3 years ago

Of Dreamliners and Drinking Water: Developing Risk Regulation and a Safety Culture for Direct Potable Reuse

Christian Binz, Michael Kiparsky, Noosha Bronte Razavian

Abstract

Direct potable water reuse (DPR), the injection of highly purified wastewater into drinking water systems, is among the newest, and most controversial, methods for augmenting water supplies. DPR is garnering increasing interest, but does not come without risks. This paper examines the notion that emerging regulation of DPR may lack sufficient attention to a particular class of risks: catastrophic risks with low probabilities of occurrence, but high consequences. It may be instructive for proponents of DPR that such consequences have materialized in other industries, with damage to human welfare and to the industries themselves. We develop brief histories of risk regulation from the aviation, offshore oil, and nuclear industries, drawing out relevant lessons for the emerging DPR field. We argue that proponents of DPR could benefit from proactively developing a safety culture in DPR utilities and establishing an effective industry-wide auditing organization that investigates unanticipated system failures. Developing independent oversight for DPR operation could ensure that stringent quality and management requirements are set and enforced, and that any system failures or “near misses” are investigated and adequately responded to.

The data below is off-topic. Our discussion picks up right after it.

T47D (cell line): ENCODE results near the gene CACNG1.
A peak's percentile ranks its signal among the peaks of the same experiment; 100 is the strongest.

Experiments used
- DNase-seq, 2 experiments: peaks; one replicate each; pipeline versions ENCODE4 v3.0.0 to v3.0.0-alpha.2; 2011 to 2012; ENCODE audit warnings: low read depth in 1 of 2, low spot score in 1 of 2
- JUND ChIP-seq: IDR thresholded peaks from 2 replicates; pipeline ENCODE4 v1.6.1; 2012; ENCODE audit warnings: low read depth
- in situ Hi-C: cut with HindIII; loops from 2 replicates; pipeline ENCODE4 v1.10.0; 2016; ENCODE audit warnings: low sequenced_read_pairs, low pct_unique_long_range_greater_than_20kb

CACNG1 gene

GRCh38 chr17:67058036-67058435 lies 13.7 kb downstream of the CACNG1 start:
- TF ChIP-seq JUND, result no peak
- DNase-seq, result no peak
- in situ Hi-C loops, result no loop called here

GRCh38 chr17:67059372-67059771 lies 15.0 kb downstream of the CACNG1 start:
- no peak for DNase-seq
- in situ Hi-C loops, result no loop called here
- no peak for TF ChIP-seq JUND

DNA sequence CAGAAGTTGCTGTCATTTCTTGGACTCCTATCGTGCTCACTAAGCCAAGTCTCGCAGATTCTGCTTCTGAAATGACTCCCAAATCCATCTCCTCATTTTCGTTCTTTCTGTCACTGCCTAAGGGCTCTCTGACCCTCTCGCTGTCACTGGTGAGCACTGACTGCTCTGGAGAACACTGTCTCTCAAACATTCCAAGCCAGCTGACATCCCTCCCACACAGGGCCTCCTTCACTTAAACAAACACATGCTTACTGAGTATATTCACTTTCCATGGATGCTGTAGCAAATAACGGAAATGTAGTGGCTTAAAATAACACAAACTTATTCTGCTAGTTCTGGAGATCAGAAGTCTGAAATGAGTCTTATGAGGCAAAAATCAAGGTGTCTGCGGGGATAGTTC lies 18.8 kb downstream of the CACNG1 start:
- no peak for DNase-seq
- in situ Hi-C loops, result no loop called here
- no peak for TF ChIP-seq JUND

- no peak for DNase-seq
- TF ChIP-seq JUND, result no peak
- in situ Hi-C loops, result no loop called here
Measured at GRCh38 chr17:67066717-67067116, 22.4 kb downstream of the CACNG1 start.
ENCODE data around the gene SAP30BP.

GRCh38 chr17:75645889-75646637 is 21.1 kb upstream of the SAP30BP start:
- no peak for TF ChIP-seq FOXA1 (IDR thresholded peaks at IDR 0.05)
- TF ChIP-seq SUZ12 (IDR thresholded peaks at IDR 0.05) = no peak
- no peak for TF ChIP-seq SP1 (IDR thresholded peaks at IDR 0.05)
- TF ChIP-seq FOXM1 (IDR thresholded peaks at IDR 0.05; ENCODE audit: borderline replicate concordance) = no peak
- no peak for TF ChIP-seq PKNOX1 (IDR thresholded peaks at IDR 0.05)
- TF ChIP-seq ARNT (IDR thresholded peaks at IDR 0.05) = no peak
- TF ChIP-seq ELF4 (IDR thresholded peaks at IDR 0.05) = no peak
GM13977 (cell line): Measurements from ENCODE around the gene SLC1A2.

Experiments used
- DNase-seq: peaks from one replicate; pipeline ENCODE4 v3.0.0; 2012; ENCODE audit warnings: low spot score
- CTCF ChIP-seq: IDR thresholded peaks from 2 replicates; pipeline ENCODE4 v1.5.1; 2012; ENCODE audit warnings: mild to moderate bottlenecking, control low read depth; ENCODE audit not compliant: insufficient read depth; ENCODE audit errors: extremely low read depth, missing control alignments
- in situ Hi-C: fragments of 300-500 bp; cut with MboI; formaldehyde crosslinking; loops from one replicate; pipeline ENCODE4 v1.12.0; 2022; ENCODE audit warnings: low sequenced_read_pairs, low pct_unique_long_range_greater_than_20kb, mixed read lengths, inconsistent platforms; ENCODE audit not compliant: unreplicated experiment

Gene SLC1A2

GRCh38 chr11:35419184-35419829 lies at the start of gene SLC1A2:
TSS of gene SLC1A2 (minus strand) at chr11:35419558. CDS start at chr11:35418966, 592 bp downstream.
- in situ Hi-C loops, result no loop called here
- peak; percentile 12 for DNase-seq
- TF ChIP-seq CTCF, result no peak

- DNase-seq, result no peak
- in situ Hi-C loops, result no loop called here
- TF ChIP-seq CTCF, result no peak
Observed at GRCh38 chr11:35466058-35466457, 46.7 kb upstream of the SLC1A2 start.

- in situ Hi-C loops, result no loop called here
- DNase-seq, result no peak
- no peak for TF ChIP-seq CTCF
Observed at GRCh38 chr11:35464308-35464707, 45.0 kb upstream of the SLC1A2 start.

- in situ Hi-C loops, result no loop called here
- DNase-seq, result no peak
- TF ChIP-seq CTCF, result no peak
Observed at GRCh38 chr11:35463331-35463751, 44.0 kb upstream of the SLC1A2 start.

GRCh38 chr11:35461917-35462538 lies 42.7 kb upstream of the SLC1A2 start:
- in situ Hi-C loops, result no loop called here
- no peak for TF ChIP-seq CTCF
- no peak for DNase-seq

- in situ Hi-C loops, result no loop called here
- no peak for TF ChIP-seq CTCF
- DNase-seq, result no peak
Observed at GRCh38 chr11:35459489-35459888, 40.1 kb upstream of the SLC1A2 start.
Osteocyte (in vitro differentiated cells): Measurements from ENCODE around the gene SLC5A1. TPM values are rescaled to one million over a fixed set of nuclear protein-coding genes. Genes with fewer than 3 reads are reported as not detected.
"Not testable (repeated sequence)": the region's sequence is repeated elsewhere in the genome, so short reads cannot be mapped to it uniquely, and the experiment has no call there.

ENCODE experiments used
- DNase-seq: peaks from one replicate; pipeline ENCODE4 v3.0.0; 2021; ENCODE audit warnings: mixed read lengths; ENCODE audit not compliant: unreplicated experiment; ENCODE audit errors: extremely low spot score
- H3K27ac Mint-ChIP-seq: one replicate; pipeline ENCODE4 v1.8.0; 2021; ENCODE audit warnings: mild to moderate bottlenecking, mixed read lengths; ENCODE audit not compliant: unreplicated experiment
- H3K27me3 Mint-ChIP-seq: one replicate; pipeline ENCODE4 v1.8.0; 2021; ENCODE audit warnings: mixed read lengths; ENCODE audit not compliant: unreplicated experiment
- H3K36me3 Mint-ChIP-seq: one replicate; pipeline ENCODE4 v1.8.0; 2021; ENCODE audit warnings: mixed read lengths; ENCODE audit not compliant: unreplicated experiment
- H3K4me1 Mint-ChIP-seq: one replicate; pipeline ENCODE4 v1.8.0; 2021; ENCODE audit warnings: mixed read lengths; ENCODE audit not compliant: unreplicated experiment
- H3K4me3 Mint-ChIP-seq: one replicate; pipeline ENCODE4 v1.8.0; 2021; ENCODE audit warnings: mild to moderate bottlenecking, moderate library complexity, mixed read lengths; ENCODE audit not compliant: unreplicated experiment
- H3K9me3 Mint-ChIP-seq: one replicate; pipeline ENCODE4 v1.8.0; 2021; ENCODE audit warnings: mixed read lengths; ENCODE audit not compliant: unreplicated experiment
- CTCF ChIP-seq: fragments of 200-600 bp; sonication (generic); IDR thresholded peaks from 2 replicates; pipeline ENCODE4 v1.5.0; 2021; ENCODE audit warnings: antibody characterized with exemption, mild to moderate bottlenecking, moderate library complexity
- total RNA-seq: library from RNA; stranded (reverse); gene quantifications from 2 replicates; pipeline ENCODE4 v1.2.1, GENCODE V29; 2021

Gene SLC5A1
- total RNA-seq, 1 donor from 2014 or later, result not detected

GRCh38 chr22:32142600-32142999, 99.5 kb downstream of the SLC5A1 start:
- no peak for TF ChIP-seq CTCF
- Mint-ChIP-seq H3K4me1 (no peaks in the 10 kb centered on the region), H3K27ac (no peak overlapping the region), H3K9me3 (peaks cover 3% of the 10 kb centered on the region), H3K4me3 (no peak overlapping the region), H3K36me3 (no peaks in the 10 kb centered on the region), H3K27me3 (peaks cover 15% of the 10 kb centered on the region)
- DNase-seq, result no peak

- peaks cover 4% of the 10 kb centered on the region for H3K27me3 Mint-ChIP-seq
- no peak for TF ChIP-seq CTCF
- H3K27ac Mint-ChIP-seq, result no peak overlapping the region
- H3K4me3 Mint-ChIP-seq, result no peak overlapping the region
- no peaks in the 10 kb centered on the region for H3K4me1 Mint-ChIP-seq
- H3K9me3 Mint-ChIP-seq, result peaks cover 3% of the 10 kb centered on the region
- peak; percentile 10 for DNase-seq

Publisher URL: https://link.springer.com/article/10.1007/s11269-017-1824-1

DOI: 10.1007/s11269-017-1824-1

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